Bernardo O’Higgins, Chile’s Founding Father
Chile reveres Bernardo O’Higgins (1778 – 1842) as its liberator and the founding father of the nation. He was a revolutionary leader who took charge of a ragged rebel army, and commanded the military forces that fought Spain from 1810 to 1818 to secure Chile’s independence. In 1817, he was appointed “Supreme Director”, Chile’s first head of state.
O’Higgins was the illegitimate son of an Irish immigrant officer who rose in the ranks of Spain’s colonial bureaucracy to become governor of Chile, then Viceroy of Peru. Bernardo’s mother was the daughter of a prominent local, and it was with her family that he was raised. He had next little contact with his father, whom he met him only once, without knowing who he was at the time.
As a teenager, O’Higgins was sent to study in Europe, and there he encountered and was influenced by political activists from Spain’s New World colonies, such as Francisco Miranda. They imbued the youngster with revolutionary and nationalist zeal, and by the time he returned to Chile in 1801, he was dedicated to the idea of national independence.
1801 was also when O’Higgins’ father recognized him on his deathbed, and left him a prosperous estate in his will. He was eventually wrenched from the quiet life of a farmer by the rising tide of independence movements that swept South America following Napoleon’s annexation of Spain in 1808. O’Higgins dove into nationalist politics, and by 1810 had emerged as a prominent Chilean leader.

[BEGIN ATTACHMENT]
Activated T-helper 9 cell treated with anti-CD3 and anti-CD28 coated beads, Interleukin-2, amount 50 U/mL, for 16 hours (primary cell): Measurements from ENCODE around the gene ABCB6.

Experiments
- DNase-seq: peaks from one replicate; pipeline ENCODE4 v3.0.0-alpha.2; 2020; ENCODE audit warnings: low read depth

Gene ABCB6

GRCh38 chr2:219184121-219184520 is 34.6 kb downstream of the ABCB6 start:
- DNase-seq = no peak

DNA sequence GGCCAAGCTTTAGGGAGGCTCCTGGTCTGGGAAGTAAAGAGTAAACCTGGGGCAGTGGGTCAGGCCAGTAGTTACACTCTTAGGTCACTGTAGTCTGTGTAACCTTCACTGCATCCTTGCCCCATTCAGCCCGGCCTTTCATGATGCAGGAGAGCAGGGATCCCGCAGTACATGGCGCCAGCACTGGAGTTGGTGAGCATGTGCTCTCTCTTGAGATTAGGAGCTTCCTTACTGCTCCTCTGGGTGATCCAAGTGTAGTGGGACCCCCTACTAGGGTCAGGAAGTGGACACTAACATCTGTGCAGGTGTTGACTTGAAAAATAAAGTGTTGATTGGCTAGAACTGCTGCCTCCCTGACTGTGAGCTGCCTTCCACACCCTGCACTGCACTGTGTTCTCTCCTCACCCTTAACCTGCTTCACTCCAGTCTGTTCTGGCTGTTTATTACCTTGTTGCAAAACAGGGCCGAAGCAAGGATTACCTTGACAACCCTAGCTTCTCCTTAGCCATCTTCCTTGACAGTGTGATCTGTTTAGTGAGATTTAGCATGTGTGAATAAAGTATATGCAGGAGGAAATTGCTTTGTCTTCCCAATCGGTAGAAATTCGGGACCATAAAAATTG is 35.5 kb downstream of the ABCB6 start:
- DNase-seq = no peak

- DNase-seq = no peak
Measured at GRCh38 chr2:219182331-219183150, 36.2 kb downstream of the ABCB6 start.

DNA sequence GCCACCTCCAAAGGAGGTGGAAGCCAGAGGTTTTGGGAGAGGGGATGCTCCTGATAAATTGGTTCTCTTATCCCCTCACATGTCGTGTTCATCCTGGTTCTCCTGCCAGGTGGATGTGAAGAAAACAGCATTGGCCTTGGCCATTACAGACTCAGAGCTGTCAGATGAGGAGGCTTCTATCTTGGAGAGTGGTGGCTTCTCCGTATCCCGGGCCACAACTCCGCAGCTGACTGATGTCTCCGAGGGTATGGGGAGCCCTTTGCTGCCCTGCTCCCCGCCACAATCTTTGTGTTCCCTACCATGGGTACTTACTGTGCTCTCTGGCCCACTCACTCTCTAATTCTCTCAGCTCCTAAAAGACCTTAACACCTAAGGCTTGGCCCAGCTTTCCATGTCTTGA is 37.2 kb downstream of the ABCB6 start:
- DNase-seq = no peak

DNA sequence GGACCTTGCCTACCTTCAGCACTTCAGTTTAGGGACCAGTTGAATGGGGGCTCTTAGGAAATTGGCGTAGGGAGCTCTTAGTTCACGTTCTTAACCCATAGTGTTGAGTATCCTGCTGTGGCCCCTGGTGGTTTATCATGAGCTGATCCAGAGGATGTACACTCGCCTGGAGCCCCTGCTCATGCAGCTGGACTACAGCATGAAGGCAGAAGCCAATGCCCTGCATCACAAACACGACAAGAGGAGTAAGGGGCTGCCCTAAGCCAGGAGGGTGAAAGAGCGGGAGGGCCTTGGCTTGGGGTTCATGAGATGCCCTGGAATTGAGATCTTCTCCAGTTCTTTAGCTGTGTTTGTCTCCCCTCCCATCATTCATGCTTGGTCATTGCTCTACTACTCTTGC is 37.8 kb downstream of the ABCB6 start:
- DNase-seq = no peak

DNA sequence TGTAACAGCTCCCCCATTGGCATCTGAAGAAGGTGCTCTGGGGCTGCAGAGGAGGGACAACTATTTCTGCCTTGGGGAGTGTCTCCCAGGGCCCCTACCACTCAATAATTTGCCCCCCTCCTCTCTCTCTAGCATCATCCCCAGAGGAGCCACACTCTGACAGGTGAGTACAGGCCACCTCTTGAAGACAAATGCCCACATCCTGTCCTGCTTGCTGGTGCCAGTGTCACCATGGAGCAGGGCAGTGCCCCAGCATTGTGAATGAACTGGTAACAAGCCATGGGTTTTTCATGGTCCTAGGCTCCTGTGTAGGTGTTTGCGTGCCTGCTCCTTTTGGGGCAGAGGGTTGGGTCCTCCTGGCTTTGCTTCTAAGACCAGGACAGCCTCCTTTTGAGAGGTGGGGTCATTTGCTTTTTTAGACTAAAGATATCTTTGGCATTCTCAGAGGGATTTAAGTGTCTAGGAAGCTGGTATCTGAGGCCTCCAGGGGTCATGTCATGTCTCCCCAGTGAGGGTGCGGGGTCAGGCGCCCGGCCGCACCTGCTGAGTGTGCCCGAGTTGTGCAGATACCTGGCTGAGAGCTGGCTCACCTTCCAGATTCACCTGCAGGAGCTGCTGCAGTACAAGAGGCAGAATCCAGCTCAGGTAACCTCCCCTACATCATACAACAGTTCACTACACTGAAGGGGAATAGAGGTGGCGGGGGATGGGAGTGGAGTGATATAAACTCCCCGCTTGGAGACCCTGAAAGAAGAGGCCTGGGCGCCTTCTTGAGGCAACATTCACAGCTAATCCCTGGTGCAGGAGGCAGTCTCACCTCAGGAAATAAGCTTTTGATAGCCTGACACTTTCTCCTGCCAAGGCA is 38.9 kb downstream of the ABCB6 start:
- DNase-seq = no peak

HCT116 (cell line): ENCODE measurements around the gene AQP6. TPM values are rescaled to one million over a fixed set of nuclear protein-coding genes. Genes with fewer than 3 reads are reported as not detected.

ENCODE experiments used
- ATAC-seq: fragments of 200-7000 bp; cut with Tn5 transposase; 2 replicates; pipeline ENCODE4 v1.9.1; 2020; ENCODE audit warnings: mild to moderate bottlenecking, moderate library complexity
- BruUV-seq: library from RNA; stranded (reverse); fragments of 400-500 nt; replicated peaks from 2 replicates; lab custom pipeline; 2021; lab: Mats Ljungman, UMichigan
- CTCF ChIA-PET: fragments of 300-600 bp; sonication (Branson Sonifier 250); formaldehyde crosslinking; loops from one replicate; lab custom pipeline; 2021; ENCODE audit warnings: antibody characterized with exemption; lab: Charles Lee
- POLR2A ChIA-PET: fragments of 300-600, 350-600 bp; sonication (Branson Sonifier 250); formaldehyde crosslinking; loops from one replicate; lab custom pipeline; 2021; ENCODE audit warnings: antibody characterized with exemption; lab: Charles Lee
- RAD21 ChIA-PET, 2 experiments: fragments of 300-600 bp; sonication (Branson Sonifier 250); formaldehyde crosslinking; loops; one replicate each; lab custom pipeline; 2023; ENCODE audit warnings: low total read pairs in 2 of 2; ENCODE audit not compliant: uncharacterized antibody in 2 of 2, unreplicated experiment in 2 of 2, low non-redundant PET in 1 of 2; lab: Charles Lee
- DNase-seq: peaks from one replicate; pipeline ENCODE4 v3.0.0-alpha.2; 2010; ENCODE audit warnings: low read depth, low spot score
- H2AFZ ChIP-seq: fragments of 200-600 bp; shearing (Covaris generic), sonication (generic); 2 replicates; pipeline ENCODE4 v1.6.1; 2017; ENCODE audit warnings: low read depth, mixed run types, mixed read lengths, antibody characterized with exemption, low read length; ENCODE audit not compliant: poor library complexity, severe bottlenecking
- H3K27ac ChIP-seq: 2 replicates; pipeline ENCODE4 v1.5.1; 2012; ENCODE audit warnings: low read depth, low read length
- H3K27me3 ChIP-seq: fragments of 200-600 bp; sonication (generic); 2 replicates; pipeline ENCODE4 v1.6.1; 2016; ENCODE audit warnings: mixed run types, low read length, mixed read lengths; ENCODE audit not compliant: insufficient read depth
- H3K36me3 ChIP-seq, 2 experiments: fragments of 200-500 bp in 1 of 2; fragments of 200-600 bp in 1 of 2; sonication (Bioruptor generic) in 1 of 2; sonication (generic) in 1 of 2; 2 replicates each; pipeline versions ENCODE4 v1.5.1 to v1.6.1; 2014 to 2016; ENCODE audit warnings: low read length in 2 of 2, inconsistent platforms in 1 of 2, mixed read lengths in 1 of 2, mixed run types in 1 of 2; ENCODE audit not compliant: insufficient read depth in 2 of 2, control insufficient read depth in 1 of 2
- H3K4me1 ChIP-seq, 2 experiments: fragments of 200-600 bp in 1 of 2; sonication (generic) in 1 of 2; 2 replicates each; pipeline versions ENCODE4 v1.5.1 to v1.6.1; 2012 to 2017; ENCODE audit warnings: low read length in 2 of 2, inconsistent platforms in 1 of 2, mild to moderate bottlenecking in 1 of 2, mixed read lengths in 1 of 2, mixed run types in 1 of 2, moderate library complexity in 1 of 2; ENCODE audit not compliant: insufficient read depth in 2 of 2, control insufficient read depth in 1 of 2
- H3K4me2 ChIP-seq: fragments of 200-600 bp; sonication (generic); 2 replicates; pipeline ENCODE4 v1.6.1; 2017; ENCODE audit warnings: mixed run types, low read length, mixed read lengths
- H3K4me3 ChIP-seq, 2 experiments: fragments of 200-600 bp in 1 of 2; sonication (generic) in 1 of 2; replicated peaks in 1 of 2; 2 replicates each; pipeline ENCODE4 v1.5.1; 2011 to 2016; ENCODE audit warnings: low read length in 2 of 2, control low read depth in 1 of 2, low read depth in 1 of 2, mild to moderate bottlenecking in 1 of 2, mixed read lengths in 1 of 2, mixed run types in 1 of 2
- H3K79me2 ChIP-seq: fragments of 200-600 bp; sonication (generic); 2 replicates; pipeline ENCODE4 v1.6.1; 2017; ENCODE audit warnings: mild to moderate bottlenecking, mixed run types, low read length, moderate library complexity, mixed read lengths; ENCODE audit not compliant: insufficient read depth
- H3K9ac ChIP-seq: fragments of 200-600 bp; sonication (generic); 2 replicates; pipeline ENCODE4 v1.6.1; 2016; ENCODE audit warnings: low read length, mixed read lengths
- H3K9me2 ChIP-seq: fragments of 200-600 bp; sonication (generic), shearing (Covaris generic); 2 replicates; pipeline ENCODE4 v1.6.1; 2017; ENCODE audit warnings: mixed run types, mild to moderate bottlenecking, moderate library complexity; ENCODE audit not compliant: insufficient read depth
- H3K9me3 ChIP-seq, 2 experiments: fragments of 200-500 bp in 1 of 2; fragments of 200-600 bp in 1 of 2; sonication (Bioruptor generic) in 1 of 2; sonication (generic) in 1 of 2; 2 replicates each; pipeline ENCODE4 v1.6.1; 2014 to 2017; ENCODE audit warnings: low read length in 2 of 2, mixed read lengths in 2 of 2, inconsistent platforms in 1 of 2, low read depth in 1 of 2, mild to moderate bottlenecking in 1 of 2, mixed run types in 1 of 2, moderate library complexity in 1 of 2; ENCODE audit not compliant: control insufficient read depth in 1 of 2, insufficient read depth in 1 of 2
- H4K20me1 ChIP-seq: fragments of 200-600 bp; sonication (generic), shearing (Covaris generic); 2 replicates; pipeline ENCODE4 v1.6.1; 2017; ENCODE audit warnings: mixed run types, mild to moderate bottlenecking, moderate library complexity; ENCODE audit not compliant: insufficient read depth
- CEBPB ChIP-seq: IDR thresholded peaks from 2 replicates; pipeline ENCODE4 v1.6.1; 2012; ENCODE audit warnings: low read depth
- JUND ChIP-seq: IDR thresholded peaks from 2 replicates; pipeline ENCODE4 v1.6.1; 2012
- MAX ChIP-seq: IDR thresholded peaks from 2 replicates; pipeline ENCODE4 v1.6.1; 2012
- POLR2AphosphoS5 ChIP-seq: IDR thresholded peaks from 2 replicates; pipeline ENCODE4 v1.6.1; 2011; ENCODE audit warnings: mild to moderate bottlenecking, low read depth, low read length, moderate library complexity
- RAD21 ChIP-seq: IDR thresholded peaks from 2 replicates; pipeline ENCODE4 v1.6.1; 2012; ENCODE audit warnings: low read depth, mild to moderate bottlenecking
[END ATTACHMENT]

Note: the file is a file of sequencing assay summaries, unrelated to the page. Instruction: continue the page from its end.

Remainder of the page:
When Spain sought to reassert its authority by force, O’Higgins rose through the military ranks to become the general in chief of all Chilean forces. He was defeated in 1814, however, and the Spanish reoccupied Chile, sending O’Higgins and thousands of Chilean patriots fleeing across the Andes to Argentina. There, he spent three years preparing to regain his country, and in 1817, he and Argentine general Jose de San Martin led a combined army that defeated the Spanish and recaptured Chile.
O’Higgins was appointed head of state of the newly independent Chile and ruled as a de facto dictator. He led a generally successful administration, which maintained law and order, built a national navy, and launched campaigns against the royalist Spanish stronghold in Peru. However, O’Higgins was politically inept, and he ended up leaving himself isolated.
He alienated the powerful Catholic Church by allowing Protestantism in the new nation, and by meddling in church affairs. He alienated the commercial classes by taxing them to fund expensive campaigns in Peru. He alienated the former elites by abolishing their titles of nobility, and seizing some of their lands. In early 1823, with Chile on the verge of erupting into civil war to overthrow him, O’Higgins ceded power, and went into retirement.